F1 in agreement with creditors to refinance $3.4bn
Motor racing’s Formula 1 has come to an agreement with creditors to refinance a $3.4 billion loan and credit line to overcome the financial impact of the coronavirus pandemic.
Liberty Media, the US media giant and owner of Formula 1, agreed refinancing terms with its subsidiary Delta Topco Limited, which holds all of its interests in the sport.
This includes a $2.9 billion loan and a revolving credit line available to the competition for $500 million. Under the new conditions, financial leverage will not apply until 1 January, 2022.
In exchange, Formula 1 will undergo a series of additional conditions to the current contracts, which includes maintaining a minimum liquidity of $200 million and certain restrictions on dividends, as well as other payments and not incurring additional debt.
Chase Carey, chairman and chief executive of Formula 1, said: “This new flexibility in our debt covenants, along with a strong balance sheet and ample liquidity, will enable us to weather this difficult time and we are excited to start the season in Austria.”
Last month Liberty issued Formula 1’s first quarter financial results showing a significant drop in revenue, reaching only $39 million in the first three months of 2020 as opposed to $246 million for the same period last year.
In April, it announced it had increased the sport’s liquidity and given some of its teams advanced payments to ensure their survival while the sport is suspended because of the pandemic.
The 2020 Formula 1 season, which was due to start in March, will get underway this weekend in Austria, with the first of eight behind-closed-doors European races condensed into 10 weeks.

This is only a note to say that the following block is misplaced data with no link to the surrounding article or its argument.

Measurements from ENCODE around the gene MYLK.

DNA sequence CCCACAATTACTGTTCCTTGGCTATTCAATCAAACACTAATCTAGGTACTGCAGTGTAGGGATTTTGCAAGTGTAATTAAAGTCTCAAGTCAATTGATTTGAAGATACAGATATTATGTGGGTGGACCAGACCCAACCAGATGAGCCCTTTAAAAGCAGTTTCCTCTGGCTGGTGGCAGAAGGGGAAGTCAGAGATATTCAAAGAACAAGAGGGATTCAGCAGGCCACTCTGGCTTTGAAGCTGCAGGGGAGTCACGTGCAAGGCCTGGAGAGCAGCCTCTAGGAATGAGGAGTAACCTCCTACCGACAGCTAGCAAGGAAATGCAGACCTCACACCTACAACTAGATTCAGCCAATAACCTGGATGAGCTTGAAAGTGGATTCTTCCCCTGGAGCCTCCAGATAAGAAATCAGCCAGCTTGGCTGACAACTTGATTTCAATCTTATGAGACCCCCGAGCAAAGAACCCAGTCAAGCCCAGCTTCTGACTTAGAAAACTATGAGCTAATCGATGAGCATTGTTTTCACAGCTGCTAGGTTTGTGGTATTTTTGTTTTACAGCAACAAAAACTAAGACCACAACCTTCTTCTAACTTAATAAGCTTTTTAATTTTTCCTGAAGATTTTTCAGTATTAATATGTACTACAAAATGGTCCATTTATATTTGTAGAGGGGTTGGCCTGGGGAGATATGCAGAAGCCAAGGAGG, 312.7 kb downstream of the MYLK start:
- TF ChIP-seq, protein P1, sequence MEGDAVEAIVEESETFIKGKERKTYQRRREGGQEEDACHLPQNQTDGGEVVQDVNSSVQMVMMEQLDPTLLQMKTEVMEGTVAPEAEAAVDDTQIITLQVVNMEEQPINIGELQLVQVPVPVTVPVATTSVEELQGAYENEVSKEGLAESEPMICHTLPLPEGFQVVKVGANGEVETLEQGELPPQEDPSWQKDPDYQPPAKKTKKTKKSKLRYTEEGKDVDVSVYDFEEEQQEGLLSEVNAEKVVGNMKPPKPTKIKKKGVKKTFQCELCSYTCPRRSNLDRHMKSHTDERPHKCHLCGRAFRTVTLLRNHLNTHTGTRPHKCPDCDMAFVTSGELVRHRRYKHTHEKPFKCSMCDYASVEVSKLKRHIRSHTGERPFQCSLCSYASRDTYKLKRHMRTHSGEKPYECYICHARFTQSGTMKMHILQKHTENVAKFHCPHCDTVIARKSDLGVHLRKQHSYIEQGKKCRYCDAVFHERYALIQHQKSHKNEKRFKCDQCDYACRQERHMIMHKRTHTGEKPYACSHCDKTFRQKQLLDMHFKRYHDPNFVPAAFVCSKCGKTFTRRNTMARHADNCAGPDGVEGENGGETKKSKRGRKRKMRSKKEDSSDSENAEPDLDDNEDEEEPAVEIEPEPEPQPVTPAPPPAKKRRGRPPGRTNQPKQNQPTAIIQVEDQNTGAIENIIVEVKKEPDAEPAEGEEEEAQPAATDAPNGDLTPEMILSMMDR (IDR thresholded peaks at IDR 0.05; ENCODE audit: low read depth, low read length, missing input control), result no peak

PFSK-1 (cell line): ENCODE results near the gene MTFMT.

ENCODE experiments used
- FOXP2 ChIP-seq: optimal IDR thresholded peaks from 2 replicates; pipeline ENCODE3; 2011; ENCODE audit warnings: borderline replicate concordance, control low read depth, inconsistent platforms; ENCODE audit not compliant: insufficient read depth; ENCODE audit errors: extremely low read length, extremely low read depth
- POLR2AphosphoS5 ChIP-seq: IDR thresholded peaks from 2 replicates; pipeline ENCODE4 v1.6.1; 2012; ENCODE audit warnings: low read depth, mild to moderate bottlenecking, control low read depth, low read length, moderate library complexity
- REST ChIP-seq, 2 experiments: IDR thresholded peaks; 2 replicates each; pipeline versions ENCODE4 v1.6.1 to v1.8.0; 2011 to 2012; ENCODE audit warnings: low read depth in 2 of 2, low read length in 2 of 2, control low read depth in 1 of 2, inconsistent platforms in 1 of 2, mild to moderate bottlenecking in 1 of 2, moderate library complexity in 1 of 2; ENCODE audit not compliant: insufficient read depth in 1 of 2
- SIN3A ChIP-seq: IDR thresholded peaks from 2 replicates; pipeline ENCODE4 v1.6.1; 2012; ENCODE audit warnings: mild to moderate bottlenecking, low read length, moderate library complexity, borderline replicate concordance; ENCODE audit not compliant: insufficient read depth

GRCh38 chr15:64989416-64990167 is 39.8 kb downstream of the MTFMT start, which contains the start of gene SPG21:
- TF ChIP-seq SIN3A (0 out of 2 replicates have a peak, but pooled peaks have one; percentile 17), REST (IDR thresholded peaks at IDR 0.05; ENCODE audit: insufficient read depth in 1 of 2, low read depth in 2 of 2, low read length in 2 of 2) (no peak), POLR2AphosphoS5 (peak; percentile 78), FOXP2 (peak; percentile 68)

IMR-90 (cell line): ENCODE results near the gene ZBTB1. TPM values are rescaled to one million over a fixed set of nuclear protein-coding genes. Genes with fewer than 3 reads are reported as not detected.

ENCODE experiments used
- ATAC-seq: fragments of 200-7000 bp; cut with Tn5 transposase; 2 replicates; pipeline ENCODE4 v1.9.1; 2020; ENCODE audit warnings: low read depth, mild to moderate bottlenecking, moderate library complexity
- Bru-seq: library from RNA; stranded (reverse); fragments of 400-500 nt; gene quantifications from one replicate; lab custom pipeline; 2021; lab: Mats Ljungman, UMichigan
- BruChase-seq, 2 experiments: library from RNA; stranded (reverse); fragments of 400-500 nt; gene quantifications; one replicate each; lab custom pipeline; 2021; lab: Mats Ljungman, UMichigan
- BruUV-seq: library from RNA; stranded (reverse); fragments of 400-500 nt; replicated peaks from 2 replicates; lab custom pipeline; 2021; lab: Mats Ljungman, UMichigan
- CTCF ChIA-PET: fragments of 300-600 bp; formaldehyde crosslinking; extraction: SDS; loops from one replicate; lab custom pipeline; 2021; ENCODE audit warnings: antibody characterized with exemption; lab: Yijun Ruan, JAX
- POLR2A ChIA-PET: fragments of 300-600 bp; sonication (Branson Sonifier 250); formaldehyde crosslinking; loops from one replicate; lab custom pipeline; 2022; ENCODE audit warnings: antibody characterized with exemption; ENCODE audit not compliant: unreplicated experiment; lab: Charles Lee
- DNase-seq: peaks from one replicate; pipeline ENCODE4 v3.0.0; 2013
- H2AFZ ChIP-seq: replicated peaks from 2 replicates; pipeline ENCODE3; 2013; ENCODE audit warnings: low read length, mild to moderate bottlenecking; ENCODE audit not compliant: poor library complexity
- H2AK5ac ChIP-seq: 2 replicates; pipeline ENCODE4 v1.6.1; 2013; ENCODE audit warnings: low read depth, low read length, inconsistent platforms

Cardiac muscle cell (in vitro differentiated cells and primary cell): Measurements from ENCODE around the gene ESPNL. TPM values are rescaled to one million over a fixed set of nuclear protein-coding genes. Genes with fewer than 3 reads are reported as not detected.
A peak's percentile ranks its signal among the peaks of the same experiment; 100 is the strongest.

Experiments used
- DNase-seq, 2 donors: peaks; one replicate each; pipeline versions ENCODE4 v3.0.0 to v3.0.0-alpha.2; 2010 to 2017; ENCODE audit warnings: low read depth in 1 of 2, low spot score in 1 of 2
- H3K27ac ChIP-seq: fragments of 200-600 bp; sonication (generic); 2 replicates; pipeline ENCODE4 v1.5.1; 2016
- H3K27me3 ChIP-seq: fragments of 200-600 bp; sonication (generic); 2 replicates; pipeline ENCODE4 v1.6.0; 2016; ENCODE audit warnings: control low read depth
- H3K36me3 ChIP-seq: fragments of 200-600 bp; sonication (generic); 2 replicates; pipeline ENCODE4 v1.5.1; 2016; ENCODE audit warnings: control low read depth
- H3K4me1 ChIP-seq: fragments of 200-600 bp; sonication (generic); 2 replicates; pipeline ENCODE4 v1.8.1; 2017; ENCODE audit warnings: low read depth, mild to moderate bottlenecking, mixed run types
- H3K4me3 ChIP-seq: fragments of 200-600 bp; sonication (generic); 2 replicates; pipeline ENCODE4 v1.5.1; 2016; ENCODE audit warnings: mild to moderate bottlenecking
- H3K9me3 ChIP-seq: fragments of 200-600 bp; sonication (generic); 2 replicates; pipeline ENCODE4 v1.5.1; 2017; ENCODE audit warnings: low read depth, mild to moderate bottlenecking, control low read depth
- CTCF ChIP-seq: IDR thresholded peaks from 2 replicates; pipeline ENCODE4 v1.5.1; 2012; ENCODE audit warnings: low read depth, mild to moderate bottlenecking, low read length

Meanwhile, the FIA, motor racing’s international governing body, has agreed a multi-year partnership with SBG Sports Software, which becomes the exclusive official supplier of race control systems.
SBG will supply its circuit supervision and incident review system, ‘RaceWatch Race Control’, to major FIA-run series.
The system's applications, ‘RaceWatchMS’ and ‘RaceWatchID’, will provide an integrated marshalling, stewarding, video review, scrutineering and race management capability with live management of circuit action and review of data, video and radio communications.
The new deal extends the FIA's almost decade-long relationship with SBG Sports Software, with RaceWatch being used to officiate and manage races in the Formula 1 World Championship since 2011.
It has additionally been utilised in electric racing's Formula E and the FIA World Endurance Championship since 2015 and is now also being deployed in the FIA World Rally Championship.
As part of the new partnership, SBG will also join the FIA Industry Working Group leading the development of race management and safety technology for circuits worldwide.
Elsewhere, Zak Brown, chief executive of the McLaren Formula 1 team, has insisted the team’s financial issues have been resolved.
Brown’s declaration came just days after the McLaren Group launched legal action in an effort to secure urgent funding and to keep it from having to sell a stake in the team.
He told German automobile magazine Auto Motor und Sport that “the problems have been solved. You will hear positive news from us in the next few days."
McLaren last week said it was facing an “impending liquidity shortfall”, which required new funds to be injected “no later than 17 July” due to financial hardship brought about by the pandemic.
In other developments, Mercedes will use a new black livery on its cars this season in an effort to promote greater diversity and inclusion in the sport.
The team had used silver as its colour scheme since the 1930s.
Mercedes said the Black Lives Matter movement had "shone a searching light on how much we need new measures and actions in the fight against racism."
The team will also launch a diversity and inclusion programme that will include raising awareness, analysis of its recruitment programme, collaboration with Formula 1 stakeholders on accessibility and education initiatives.